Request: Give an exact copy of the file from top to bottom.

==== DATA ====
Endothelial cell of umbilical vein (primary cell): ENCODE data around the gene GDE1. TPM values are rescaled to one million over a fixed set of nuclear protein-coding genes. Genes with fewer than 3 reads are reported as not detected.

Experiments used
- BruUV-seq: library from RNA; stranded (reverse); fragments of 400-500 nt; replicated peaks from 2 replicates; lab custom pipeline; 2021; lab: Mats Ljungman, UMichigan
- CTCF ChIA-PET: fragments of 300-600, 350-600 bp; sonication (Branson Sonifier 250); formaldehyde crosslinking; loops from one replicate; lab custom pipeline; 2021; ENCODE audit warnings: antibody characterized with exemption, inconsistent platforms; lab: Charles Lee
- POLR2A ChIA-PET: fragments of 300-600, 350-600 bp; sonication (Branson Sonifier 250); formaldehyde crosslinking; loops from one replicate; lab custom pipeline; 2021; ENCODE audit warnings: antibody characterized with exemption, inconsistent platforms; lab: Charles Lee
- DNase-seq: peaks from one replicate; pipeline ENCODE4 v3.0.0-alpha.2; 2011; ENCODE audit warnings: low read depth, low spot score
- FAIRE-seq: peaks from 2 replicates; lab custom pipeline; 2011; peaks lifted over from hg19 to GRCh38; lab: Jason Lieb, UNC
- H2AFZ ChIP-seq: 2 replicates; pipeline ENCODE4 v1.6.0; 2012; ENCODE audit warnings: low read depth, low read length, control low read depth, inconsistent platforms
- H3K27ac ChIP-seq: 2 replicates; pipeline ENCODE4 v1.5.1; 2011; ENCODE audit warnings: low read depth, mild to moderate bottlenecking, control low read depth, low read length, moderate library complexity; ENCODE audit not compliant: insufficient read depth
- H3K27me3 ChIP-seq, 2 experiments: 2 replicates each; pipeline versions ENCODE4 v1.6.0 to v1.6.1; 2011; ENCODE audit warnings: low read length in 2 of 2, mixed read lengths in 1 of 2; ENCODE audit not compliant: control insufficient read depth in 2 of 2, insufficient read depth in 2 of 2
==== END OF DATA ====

Endothelial cell of umbilical vein (primary cell): ENCODE data around the gene GDE1. TPM values are rescaled to one million over a fixed set of nuclear protein-coding genes. Genes with fewer than 3 reads are reported as not detected.

Experiments used
- BruUV-seq: library from RNA; stranded (reverse); fragments of 400-500 nt; replicated peaks from 2 replicates; lab custom pipeline; 2021; lab: Mats Ljungman, UMichigan
- CTCF ChIA-PET: fragments of 300-600, 350-600 bp; sonication (Branson Sonifier 250); formaldehyde crosslinking; loops from one replicate; lab custom pipeline; 2021; ENCODE audit warnings: antibody characterized with exemption, inconsistent platforms; lab: Charles Lee
- POLR2A ChIA-PET: fragments of 300-600, 350-600 bp; sonication (Branson Sonifier 250); formaldehyde crosslinking; loops from one replicate; lab custom pipeline; 2021; ENCODE audit warnings: antibody characterized with exemption, inconsistent platforms; lab: Charles Lee
- DNase-seq: peaks from one replicate; pipeline ENCODE4 v3.0.0-alpha.2; 2011; ENCODE audit warnings: low read depth, low spot score
- FAIRE-seq: peaks from 2 replicates; lab custom pipeline; 2011; peaks lifted over from hg19 to GRCh38; lab: Jason Lieb, UNC
- H2AFZ ChIP-seq: 2 replicates; pipeline ENCODE4 v1.6.0; 2012; ENCODE audit warnings: low read depth, low read length, control low read depth, inconsistent platforms
- H3K27ac ChIP-seq: 2 replicates; pipeline ENCODE4 v1.5.1; 2011; ENCODE audit warnings: low read depth, mild to moderate bottlenecking, control low read depth, low read length, moderate library complexity; ENCODE audit not compliant: insufficient read depth
- H3K27me3 ChIP-seq, 2 experiments: 2 replicates each; pipeline versions ENCODE4 v1.6.0 to v1.6.1; 2011; ENCODE audit warnings: low read length in 2 of 2, mixed read lengths in 1 of 2; ENCODE audit not compliant: control insufficient read depth in 2 of 2, insufficient read depth in 2 of 2